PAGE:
July 28, 2014

Live Fully Now—Alan Watts. ~ Liz Jester


My dear friend Sarah shared this beautiful speech with me, because as I’ve navigated the space between college and career, I haven’t really taken a breather.

This probably isn’t the first time many of us have been told to live fully in the present (especially if you’re reading elephant journal right now). Some of us listen, some of us don’t, but regardless, many of us don’t have a full grasp on how to completely do it (myself very much included).

I think most of us have inadvertently been raised to struggle with it. We’ve grown up being judged on our titles, our things and our abilities to always advance. We’re always seeking notches on our belts, briefly pausing to check them off our lists before continuing onto the next ones. That is, if we haven’t already started on them. And so we’re too wrapped up in the notches to ever pay attention to the singular moments in which we exist.

As I continue my job search, I’m worried about this. I’m worried about waking up at 40, realizing I’ve arrived at nothing, and feeling cheated by a chase that never ended. What if I settle for a desk job and get trapped there because I need greater financial stability? Or grow up to realize that I have to work in a cube nine to five if I ever want to support the people I hope I’m lucky enough to support in the future?

I know my responsibilities will only continue to grow and demand more and more of me. But what if I let them suffocate my responsibility to keep myself happy and appreciate the present?

How do I even go about living in the present anyways?

Oh, the irony. Here I am, living only partially in the present because I’m worrying about whether I will ignore the present in my future. And I think that’s where my answer is hiding.

Many of us have grown conditioned to worry and worry and worry about everything. “I can’t do this; it might get me in trouble.” “Can’t do that, I have to work a 12-hour day tomorrow.”

Maybe that mindset sounds right to the perfectionist who doesn’t care about being alive, or doesn’t even know that she isn’t. Who would rather ignore every part of her world to check her watch every 10 minutes, and shove people out of her way in her rush to be on time for whatever it is that’s worthy of worrying and shoving and panicking.

Someone who thinks it’s okay that his boss doesn’t see him as a human but rather a machine part whose mistakes suggest character flaws; someone who doesn’t mind spending the majority of her days in a fluorescent lighted cubicle because it will one day lead to a promotion, and money, and more promotions, and more money, and more notches. And that’s living, right? …Right?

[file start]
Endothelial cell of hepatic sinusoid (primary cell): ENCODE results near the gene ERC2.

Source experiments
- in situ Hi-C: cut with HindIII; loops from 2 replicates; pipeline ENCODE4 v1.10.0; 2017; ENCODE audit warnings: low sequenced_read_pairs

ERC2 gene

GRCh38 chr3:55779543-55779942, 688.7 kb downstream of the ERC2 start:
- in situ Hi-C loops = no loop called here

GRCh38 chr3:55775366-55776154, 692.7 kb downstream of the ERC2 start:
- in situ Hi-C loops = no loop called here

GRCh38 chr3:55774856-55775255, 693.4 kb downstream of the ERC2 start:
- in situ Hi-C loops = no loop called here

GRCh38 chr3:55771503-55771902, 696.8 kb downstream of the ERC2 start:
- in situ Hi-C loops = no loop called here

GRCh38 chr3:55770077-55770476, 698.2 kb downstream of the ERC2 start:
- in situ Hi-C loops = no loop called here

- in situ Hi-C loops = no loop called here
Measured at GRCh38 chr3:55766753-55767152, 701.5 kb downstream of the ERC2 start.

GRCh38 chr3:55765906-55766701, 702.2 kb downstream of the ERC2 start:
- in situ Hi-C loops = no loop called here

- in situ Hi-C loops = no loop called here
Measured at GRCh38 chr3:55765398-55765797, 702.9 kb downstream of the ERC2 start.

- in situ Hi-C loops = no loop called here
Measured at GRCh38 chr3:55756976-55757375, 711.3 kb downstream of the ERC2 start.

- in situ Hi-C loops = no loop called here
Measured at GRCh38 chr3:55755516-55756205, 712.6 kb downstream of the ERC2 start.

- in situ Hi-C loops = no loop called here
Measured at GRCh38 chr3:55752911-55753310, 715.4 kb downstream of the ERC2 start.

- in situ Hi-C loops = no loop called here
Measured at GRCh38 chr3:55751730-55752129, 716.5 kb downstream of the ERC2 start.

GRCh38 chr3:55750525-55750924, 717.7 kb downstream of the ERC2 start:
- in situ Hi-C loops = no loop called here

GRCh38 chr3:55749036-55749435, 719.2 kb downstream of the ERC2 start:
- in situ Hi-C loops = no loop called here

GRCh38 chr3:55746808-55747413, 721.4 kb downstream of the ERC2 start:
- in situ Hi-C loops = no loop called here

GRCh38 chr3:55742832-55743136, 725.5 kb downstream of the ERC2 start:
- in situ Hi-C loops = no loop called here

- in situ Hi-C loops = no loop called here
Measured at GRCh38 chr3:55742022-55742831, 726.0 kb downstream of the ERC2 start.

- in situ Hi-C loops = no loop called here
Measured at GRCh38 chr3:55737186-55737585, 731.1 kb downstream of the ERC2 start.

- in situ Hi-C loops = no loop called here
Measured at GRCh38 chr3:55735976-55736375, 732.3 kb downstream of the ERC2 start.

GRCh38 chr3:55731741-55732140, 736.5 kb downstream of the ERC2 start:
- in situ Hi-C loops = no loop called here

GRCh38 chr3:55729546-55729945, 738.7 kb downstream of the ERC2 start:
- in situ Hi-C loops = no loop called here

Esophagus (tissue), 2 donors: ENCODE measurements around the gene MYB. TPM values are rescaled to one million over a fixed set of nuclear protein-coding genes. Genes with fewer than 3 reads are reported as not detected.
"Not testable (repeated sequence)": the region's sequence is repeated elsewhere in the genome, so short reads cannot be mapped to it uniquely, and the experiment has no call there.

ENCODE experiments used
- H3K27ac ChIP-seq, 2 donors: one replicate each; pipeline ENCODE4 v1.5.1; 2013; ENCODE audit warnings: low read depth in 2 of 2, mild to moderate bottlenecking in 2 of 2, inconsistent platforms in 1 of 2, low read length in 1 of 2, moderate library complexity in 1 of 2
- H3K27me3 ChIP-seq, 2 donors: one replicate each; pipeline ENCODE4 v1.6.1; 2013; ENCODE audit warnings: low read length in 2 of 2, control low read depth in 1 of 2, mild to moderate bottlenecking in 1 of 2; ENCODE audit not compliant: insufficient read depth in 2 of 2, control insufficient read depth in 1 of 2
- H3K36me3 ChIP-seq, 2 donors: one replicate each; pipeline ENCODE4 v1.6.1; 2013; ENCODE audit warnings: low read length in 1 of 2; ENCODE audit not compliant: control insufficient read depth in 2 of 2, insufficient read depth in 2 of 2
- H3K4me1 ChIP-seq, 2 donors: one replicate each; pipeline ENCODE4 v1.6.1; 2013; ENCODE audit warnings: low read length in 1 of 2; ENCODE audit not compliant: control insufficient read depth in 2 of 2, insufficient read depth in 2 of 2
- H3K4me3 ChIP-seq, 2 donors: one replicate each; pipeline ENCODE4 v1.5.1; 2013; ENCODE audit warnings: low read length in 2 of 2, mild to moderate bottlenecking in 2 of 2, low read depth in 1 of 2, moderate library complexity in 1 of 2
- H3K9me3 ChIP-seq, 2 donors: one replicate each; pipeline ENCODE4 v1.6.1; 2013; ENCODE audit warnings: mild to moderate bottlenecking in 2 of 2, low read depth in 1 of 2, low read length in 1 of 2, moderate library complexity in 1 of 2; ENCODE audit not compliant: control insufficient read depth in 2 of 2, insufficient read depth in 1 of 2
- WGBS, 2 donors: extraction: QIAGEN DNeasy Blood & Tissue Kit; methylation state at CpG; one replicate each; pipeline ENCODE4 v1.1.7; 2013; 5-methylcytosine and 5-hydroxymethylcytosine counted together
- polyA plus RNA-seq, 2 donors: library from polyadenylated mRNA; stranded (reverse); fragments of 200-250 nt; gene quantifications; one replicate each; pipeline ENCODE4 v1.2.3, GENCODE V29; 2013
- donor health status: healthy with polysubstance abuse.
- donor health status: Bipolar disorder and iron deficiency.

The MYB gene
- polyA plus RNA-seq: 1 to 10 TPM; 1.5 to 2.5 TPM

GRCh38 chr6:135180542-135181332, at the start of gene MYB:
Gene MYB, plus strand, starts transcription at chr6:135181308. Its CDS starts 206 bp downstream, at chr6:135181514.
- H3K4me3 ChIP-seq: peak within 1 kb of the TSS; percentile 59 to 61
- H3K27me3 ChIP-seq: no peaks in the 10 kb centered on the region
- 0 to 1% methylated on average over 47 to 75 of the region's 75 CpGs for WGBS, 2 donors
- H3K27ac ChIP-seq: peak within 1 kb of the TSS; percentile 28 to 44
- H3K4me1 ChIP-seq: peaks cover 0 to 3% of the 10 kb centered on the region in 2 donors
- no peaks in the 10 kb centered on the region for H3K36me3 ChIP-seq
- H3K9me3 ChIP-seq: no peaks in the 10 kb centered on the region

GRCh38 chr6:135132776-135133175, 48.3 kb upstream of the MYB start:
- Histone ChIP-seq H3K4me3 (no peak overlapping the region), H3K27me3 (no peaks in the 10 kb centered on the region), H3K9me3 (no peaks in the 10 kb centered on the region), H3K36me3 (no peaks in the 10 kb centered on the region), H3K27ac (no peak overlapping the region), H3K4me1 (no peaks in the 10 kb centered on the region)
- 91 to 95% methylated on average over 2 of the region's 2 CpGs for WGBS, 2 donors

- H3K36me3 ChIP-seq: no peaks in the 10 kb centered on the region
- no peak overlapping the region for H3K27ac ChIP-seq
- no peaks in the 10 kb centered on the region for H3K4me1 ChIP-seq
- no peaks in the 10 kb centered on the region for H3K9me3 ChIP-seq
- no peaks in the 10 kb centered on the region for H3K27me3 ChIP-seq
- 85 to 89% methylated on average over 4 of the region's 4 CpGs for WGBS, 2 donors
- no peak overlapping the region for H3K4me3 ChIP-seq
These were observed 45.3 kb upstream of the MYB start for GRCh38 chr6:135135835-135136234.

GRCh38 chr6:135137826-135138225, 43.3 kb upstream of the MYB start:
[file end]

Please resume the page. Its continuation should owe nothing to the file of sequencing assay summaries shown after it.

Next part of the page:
Learning and growing, and often planning, are vital. They keep us curious, alive, changing along with everything else. Achieving potential and dreams is one of life’s great joys. And if we focus our dreams on things that make us truly feel alive, energized and whole, then our growth and advancements will become seamless parts of our presence and aliveness.

We have to believe we are worthy of doing what makes us feel alive, not what makes other people think we are successful. Even if it means roadblocks and hardships and terrifying changes, because we won’t ever regret our excruciating moments, but we will always regret the ones that felt like nothing.

Alan Watts leaves us with a quote that makes a heck of a lot of sense. “There is no use planning for a future, which when you get to it and it becomes the present, you won’t be there. You’ll be living in some other future which hasn’t yet arrived. And so in this way, one is never able actually to inherit and enjoy the fruits of one’s actions. You can’t live at all, unless you can live fully now.”

P.S., If you haven’t, I encourage you to listen to more of Alan Watts’ speeches—they are inspiring.


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Editor: Travis May

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